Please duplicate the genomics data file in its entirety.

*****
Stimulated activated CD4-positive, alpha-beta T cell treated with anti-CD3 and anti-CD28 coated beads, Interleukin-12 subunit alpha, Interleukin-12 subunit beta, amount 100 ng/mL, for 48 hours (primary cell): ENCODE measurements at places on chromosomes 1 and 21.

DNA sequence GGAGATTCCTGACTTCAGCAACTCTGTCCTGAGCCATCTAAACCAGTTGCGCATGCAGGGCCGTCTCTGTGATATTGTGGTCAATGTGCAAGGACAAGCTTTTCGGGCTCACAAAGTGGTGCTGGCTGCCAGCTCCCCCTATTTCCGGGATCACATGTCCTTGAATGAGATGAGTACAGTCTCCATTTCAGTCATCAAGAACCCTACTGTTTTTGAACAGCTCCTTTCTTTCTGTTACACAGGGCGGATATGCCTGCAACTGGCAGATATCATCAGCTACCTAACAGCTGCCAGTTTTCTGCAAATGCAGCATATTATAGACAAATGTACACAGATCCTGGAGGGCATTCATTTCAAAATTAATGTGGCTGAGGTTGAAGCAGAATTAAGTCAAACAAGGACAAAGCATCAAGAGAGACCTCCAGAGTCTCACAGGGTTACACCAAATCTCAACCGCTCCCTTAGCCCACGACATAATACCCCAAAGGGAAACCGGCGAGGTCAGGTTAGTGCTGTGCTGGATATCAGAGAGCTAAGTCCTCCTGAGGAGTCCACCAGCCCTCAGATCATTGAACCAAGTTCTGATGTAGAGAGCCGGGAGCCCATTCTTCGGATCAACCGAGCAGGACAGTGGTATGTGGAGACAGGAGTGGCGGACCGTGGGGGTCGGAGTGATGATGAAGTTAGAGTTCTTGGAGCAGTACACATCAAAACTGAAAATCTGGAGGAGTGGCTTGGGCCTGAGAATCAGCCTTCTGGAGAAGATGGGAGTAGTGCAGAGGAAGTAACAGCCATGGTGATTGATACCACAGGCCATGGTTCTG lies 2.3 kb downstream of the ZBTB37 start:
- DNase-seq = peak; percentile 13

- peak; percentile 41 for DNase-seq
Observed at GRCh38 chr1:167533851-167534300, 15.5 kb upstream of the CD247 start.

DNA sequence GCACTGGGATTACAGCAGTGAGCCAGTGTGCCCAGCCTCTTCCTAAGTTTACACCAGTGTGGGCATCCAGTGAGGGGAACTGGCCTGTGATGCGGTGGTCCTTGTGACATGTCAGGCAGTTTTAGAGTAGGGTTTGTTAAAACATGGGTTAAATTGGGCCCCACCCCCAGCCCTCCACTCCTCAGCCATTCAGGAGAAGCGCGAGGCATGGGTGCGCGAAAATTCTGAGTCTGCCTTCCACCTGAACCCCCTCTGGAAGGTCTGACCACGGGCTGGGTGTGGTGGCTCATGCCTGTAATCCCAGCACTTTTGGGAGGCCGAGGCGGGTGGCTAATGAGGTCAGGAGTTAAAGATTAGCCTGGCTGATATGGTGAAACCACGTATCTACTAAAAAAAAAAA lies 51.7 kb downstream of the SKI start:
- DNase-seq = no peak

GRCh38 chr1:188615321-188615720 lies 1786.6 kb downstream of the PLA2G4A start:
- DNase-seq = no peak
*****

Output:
Stimulated activated CD4-positive, alpha-beta T cell treated with anti-CD3 and anti-CD28 coated beads, Interleukin-12 subunit alpha, Interleukin-12 subunit beta, amount 100 ng/mL, for 48 hours (primary cell): ENCODE measurements at places on chromosomes 1 and 21.

DNA sequence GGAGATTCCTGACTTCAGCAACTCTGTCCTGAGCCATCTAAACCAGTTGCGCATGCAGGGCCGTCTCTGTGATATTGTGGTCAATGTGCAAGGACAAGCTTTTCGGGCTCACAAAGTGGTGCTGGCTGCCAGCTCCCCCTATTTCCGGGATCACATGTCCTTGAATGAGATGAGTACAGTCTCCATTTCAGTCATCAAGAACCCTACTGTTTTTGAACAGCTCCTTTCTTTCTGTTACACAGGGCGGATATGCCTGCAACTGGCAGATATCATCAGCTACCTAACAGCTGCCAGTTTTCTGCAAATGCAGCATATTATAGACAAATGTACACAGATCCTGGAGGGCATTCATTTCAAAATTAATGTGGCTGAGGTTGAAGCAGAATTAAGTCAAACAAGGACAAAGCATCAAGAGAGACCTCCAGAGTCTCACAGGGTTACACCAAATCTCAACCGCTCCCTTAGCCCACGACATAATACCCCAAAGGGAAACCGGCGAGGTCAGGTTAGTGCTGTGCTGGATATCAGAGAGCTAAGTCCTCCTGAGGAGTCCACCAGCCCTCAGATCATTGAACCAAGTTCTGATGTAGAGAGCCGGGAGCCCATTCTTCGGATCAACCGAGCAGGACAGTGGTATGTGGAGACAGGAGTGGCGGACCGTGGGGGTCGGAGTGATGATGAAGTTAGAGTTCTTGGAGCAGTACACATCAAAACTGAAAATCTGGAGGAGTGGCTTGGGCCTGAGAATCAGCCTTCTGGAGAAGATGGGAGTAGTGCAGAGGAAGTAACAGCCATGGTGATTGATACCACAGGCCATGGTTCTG lies 2.3 kb downstream of the ZBTB37 start:
- DNase-seq = peak; percentile 13

- peak; percentile 41 for DNase-seq
Observed at GRCh38 chr1:167533851-167534300, 15.5 kb upstream of the CD247 start.

DNA sequence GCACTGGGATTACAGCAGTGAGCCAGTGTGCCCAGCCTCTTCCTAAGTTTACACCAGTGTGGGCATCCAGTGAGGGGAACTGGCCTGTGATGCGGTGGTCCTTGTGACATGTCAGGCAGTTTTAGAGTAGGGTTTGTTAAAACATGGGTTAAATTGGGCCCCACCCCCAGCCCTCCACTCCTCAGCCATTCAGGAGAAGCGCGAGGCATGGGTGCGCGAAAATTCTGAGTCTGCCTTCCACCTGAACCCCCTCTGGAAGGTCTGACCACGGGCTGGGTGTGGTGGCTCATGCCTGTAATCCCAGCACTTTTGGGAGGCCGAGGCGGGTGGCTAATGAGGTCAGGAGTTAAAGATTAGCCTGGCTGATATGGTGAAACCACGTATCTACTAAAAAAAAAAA lies 51.7 kb downstream of the SKI start:
- DNase-seq = no peak

GRCh38 chr1:188615321-188615720 lies 1786.6 kb downstream of the PLA2G4A start:
- DNase-seq = no peak